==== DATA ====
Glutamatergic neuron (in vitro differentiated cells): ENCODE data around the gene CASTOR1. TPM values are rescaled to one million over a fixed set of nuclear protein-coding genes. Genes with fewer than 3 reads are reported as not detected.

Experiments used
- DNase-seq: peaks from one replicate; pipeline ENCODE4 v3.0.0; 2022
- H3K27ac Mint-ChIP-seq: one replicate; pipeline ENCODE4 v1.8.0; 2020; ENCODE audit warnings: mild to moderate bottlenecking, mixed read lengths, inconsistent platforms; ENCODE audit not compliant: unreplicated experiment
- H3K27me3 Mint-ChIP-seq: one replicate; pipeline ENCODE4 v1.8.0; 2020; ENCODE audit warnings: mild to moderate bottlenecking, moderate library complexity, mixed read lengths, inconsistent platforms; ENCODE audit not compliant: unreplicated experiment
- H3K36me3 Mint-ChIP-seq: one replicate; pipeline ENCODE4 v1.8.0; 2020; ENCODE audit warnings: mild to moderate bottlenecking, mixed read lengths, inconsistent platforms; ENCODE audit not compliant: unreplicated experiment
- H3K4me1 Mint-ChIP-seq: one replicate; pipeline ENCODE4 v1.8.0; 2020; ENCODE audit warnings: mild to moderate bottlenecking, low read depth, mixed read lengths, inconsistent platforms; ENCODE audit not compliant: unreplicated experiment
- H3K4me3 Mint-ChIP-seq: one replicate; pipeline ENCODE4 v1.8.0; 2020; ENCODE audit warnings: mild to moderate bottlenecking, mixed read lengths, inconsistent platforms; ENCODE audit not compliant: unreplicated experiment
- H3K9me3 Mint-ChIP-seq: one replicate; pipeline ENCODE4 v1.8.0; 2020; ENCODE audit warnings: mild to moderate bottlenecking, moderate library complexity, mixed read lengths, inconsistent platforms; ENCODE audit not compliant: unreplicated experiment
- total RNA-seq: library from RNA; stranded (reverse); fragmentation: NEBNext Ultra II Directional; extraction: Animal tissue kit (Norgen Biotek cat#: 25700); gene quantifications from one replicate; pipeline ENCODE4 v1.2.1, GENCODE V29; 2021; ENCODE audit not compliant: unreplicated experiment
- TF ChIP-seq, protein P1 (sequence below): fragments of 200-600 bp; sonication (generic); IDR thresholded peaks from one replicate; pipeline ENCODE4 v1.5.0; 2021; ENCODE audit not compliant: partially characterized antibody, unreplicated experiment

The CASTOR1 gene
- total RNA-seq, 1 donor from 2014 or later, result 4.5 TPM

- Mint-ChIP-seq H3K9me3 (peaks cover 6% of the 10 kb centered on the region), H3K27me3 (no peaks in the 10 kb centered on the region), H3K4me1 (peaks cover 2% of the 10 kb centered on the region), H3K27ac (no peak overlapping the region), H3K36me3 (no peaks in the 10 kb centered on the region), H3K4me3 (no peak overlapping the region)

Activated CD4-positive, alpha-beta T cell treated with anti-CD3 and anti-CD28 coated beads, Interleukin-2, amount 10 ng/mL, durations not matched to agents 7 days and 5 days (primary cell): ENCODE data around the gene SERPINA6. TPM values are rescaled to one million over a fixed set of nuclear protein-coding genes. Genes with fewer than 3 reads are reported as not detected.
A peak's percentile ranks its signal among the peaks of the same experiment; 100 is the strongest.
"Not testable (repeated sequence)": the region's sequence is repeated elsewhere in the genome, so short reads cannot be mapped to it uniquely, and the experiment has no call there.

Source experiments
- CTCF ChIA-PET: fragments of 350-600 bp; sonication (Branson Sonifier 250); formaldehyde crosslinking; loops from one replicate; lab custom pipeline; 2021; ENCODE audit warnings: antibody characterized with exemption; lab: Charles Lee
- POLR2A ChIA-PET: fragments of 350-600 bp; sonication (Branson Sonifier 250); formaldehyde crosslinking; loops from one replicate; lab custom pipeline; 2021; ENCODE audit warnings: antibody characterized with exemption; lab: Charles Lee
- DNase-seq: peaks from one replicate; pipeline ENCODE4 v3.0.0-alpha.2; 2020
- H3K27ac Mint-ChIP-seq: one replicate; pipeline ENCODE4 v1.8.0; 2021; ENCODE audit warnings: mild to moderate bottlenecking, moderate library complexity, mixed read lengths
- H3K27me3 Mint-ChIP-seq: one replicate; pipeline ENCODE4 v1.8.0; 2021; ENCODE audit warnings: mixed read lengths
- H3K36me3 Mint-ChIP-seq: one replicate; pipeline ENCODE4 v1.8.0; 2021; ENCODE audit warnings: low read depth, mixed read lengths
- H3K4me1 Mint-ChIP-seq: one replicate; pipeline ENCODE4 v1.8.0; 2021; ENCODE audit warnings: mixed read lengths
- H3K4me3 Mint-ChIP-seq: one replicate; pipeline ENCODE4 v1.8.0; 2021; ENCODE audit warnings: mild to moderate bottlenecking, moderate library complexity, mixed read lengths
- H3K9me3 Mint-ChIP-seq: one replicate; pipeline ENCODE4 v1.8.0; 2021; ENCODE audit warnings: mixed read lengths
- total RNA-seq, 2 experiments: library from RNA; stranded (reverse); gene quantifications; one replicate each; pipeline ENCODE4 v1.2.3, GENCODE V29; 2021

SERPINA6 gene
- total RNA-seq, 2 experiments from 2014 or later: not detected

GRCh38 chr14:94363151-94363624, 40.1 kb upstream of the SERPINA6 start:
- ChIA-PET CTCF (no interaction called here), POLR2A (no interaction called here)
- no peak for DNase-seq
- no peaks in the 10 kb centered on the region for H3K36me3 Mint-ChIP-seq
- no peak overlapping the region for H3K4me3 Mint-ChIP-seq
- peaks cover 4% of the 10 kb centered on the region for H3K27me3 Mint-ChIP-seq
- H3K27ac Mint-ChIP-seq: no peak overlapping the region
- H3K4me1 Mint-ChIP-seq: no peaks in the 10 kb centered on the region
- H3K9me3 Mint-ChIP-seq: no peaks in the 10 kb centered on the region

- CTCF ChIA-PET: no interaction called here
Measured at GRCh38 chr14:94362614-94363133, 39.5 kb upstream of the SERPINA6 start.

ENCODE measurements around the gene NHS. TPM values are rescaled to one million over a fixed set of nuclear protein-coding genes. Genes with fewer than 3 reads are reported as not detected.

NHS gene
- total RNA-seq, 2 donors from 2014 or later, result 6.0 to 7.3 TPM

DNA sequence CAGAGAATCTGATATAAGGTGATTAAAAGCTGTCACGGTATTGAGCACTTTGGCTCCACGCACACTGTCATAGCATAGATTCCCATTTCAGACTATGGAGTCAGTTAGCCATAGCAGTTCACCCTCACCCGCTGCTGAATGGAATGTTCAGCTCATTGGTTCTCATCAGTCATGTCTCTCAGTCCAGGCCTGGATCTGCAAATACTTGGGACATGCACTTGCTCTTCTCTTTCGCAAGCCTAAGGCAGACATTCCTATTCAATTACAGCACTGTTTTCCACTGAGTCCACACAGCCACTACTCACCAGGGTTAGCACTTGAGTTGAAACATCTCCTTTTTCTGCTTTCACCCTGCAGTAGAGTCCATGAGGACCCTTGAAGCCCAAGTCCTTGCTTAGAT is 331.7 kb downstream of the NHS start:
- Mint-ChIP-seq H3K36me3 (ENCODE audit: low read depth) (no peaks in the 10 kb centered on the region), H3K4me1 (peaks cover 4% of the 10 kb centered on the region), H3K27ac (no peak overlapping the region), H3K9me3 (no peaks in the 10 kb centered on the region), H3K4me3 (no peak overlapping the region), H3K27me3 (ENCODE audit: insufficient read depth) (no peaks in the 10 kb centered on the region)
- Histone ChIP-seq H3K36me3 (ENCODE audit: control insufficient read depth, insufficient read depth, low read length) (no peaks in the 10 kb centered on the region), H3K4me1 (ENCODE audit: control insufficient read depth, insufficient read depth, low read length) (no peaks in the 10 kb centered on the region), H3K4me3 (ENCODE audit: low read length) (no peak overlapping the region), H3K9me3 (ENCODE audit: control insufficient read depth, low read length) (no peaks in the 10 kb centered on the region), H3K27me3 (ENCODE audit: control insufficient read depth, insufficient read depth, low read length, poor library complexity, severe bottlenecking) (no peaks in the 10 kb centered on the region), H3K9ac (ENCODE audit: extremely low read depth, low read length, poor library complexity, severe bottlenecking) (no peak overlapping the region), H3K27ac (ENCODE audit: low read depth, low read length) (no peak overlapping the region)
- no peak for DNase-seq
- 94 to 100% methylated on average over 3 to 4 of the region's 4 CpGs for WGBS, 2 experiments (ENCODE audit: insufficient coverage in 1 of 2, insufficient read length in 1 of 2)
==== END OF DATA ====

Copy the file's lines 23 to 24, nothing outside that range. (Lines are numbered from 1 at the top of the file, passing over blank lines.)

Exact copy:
- H3K27me3 Mint-ChIP-seq: one replicate; pipeline ENCODE4 v1.8.0; 2021; ENCODE audit warnings: mixed read lengths
- H3K36me3 Mint-ChIP-seq: one replicate; pipeline ENCODE4 v1.8.0; 2021; ENCODE audit warnings: low read depth, mixed read lengths